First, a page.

The history of Vashon Island’s ferries is long, colorful, and often contentious. In the early years, the island was served by the steamships of the “Mosquito Fleet”—so-called because they were as numerous in the Puget Sound as a fleet of mosquitoes. Running from the late 19th century through the 1930s, these privately owned boats served over thirty docks on the island at their peak.
Japanese American farmers on Vashon Island used a variety of docks to transport their produce to Seattle, Tacoma, and beyond. When Augie Takatsuka was a child, his parents, Yohei and Aya, shipped their berries on Mosquito Fleet boats from Portage, where he’d been born in 1921. Peggie Nishimura Bain’s family also used the steamer dock at Portage, and switched over to the new Portage-Des Moines ferry dock when it was built in 1916. Later, the family relocated across the water to Des Moines, and on moving day, Peggie, who was no older than eight or nine, drove two younger siblings down the hill to the ferry in a wagon
The Vashon Island, the new diesel-powered automobile ferry built specifically for the Portage-Des Moines run, was the first of its kind on Puget Sound. The $45,000 vessel was capable of carrying forty cars and two hundred passengers, and was launched from McAteer Shipbuilding Company on June 28, 1916. The Seattle Times covered the event in high style, highlighting eleven year-old Margaret Case’s ceremonial smashing of a bottle of “real champagne”—having drolly reported at length on the frantic search for the precious beverage.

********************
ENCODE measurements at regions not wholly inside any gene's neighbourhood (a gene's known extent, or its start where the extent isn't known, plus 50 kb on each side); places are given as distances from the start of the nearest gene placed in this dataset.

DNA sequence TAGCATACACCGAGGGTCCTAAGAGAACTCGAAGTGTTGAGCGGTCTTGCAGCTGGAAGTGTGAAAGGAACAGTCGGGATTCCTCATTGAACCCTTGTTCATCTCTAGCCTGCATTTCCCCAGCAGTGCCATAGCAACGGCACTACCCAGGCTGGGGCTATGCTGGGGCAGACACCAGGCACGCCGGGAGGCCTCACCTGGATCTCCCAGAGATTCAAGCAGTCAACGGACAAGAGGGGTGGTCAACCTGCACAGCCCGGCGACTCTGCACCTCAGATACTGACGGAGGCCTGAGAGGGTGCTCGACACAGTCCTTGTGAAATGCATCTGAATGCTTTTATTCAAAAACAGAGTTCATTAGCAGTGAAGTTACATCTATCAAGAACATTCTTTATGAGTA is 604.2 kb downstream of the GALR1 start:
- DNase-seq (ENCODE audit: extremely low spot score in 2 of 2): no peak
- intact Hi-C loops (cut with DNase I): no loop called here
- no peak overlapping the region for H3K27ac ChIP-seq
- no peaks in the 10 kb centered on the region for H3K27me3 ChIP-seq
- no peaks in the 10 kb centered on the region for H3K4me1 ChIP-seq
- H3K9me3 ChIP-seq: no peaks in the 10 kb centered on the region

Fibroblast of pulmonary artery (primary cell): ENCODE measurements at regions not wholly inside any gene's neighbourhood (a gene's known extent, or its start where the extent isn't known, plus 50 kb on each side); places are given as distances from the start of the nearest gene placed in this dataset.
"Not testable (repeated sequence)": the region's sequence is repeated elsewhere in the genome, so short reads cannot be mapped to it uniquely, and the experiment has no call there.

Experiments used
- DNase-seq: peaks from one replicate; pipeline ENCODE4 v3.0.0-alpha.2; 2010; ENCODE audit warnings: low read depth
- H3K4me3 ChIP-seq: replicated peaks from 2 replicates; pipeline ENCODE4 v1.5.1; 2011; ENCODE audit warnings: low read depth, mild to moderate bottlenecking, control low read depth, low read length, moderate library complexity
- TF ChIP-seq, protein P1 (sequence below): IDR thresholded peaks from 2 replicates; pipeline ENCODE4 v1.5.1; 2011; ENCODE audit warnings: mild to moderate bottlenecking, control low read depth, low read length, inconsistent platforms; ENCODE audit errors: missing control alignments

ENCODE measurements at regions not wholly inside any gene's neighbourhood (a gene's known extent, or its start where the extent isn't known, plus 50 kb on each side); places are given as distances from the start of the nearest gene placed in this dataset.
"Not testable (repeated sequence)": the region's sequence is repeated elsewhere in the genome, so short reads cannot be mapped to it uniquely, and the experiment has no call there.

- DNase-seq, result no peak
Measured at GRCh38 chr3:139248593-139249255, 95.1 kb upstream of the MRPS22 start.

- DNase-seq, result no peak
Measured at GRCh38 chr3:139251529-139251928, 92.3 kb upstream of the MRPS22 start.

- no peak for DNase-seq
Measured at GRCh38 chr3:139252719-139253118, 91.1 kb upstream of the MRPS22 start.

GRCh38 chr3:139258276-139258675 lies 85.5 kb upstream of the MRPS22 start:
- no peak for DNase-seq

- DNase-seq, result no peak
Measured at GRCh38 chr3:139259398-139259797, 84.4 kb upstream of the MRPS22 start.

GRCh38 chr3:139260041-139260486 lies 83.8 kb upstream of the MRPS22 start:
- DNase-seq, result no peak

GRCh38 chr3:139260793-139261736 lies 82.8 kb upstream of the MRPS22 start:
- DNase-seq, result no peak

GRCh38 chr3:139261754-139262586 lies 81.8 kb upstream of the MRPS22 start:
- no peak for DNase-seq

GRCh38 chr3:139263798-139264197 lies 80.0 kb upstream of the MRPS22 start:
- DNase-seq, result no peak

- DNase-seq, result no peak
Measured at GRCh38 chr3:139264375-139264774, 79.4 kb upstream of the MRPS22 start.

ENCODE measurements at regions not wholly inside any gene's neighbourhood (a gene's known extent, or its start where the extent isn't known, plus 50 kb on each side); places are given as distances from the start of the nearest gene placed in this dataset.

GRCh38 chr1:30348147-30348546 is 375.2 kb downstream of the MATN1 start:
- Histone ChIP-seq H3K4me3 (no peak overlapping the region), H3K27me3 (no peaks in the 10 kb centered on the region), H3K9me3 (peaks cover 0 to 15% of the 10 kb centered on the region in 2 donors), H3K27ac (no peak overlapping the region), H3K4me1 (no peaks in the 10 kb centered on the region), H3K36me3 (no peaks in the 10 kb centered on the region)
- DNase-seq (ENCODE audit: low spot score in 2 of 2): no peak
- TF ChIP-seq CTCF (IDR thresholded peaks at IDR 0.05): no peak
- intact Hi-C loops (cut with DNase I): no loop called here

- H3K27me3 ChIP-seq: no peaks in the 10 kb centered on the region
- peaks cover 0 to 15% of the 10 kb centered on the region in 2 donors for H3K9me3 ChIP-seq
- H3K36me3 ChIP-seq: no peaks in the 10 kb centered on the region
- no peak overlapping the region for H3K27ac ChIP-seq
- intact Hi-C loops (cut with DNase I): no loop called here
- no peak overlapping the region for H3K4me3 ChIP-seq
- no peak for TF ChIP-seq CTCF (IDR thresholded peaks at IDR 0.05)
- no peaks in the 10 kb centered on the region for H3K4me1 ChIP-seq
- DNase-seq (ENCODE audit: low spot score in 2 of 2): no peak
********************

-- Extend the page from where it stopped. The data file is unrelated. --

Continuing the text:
The Portage and Des Moines sites had been chosen over Vashon Heights or Vashon Landing and Three Tree Point and Seattle through a vigorously contested election, which included allegations of fraud and—not for the last time, in ferry history—threats of legal action. The thirty-minute service began on November 20, 1916, with four daily trips. The fare was ten cents per person, or per sheep or hog; cattle, mules, and horses rode for fifteen cents each. Run by the King County roads system, which had just built a new brick highway from Seattle to Des Moines, the Portage route would appear in special Times features describing “motoring tours”—a glamorous new pastime.
1916 also saw the opening of the Tahlequah dock service to Tacoma, and support for a north end alternative never waned. In 1919, King County opened a third service from Vashon Heights to Seattle, and the Portage-Des Moines run eventually succumbed to the competition in 1922. After operating for many years as an oil dock, it was eventually converted to a fishing pier, and has been run by the Vashon Park District since 1995.
Author: Vince Schleitwiler